Robert's Grove, Placencia


Lazy Caye - Erik and I filming a TECH about our GoPro set up - stay tuned!


Fishing out of Placencia with Elroy



The Blue Hole from above



My good friend Danny and his wife Susan have been cruising the Caribbean with their two children for 15 months. Their 50-foot catamaran the S/V Blue Kai was a great model too. Almost as good as Danny in this photo.


Walking on water to get the shot at Roberts Grove, Placencia




Jerard doing some underwater work for the shoot - not a bad office


Jerard and Clifford got after this little Hobie Cat. In fact, they flipped it about 5 minutes after this shot. #WorkingHardPlayingHard



When working in tropical climes I try to keep my crew hydrated - with margaritas.





MoVI Camera Stabilizer from FreeFly Cinema Looking Good To Revolutionize Camera Stabilization

Last week we checked out the Supraflux Video Camera Stabilizer, a small stabilizer that has been lighting up kick-starter, already making over double their goal with almost a month left. Today we’ve got the other side of the spectrum with the MoVi from my very good friends Tabb and Hugh at Firefly Systems. I’ve used these guy for several years now as go-to help for aerial RC choppers and other fun toys… but in the past week they’ve dropped a much more hi-tech entry that’s already built a lot of worthy buzz as the next big thing in camera stabilization. I got the early tip, but was swamped so Tabb & co went way down stream (j/k Vincent ;) to work w my dear friend Vincent and take the MōVI for a test drive. Vince gave it his seal of approval, especially praising its short learning curve + ability to quickly make both simple and complex shots. My favorite part is the separation of the camera carrying from the camera pointing function. Don’t know what I mean? Check out their video… one guy handles the camera, the other guy steers the tilt / pan (ie what the camera sees). Genius! The video below will give you a solid idea of just how smooth the MōVI is, and might make you look at handhelds with a new respect.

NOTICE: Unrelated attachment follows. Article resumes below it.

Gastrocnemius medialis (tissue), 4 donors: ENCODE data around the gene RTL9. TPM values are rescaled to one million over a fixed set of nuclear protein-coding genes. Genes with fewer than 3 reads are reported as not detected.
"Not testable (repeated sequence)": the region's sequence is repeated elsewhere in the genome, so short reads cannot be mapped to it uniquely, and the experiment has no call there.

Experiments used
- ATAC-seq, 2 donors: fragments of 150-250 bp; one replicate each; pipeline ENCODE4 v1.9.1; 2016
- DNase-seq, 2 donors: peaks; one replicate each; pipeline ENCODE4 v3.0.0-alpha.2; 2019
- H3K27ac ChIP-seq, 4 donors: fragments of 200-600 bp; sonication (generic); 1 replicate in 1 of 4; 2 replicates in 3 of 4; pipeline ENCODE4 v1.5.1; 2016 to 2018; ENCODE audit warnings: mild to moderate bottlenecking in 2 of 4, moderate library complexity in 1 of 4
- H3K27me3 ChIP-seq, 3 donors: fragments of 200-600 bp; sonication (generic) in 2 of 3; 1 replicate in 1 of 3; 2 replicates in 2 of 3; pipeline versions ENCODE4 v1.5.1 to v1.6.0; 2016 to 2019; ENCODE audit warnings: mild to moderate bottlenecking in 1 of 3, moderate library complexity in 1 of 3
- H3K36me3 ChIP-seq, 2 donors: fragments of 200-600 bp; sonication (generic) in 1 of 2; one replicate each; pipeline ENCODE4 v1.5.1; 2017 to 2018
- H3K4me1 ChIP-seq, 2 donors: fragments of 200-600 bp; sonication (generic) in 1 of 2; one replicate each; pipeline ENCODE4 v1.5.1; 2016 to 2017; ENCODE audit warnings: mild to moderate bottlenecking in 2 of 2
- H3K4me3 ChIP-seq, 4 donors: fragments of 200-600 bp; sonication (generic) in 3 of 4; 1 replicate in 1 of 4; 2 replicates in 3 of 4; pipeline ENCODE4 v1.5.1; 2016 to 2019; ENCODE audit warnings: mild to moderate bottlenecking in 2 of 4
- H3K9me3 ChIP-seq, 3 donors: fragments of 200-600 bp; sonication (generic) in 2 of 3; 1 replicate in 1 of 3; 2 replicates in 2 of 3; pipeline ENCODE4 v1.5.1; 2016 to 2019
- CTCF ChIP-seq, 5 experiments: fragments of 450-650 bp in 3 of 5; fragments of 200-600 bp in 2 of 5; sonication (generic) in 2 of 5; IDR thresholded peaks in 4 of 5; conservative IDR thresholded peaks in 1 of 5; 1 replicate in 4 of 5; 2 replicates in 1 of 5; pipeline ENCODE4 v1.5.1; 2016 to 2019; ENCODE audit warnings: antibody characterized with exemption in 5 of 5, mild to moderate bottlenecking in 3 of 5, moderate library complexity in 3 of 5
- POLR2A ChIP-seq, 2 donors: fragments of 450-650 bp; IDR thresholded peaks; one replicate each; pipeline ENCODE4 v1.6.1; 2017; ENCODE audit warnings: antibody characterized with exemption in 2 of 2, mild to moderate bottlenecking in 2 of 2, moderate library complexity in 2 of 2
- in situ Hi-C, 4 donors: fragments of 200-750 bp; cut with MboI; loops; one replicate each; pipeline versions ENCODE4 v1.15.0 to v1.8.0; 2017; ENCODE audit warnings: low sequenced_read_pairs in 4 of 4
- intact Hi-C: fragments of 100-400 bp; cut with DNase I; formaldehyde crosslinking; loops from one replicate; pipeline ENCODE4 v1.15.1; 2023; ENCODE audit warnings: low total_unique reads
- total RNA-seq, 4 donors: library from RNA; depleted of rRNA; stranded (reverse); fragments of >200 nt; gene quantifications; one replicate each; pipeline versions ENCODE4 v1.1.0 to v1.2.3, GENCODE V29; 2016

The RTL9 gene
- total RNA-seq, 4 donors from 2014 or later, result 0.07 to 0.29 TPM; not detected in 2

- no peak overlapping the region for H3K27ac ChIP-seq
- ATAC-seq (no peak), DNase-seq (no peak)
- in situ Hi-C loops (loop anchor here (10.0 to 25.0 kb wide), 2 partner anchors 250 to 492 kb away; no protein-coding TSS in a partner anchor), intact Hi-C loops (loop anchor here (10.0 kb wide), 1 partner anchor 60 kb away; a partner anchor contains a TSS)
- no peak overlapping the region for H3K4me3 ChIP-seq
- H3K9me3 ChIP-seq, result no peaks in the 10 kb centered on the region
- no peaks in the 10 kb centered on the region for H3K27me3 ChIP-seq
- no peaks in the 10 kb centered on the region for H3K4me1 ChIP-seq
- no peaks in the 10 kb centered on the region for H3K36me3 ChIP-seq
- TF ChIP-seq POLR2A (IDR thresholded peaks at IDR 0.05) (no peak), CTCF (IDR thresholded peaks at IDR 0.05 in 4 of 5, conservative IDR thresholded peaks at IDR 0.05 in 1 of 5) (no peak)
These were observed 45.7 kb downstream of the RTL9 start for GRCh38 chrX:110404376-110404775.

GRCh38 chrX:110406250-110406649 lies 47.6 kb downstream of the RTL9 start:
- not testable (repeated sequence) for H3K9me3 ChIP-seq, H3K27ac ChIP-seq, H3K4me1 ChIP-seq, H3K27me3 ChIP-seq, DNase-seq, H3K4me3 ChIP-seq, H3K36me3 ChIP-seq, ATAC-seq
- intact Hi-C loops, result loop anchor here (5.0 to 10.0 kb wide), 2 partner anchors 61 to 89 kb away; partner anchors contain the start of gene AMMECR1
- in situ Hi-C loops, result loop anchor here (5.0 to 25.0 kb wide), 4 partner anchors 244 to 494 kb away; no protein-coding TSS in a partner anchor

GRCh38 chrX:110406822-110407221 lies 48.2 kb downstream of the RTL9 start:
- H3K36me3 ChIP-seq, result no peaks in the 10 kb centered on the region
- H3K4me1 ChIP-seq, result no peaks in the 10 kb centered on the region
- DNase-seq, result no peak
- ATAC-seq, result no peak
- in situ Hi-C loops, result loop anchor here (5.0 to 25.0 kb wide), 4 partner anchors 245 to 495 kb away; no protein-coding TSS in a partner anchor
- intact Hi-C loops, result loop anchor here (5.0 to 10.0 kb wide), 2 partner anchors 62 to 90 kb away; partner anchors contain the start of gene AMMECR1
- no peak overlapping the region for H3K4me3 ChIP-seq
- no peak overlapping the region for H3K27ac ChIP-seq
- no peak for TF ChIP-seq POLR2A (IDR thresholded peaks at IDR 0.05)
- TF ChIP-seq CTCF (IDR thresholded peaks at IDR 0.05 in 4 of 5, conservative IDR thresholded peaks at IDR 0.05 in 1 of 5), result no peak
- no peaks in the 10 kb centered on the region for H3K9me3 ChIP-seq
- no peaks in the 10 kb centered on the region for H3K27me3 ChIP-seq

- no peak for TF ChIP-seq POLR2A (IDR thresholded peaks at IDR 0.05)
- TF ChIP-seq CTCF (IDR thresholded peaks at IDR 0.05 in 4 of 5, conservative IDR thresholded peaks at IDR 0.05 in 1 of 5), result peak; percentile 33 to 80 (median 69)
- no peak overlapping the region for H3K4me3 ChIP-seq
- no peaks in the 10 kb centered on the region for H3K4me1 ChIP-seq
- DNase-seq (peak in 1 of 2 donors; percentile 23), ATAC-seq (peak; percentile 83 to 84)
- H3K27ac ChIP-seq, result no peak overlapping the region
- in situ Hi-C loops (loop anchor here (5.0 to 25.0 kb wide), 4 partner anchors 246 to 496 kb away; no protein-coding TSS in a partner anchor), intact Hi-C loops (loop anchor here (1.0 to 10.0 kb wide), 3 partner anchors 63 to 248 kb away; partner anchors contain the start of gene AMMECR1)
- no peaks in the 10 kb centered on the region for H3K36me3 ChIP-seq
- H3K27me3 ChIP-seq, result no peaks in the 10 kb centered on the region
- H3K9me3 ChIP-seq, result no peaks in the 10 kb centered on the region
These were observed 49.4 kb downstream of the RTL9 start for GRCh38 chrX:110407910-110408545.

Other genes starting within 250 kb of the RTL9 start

Using a 3 axis gyroscope to stabilize the camera, the MōVI system is portable and lightweight (3.5 pounds), making Scorsese-like shots a breeze. You can also manipulate the camera motion remotely by a second operator via joystick. Unfortunately the only real negative so far might be a deal-breaker; it’s currently priced at $15,000. Rumors have a $7,500 option coming soon, which is a little more manageable. The good news is, with technology like this breaking, you can bet a more consumer friendly option is on its way. Even more below for more of the MōVI in action.

Win $15,000 From Burn Magazine. Emerging Photographers Apply By May 5th.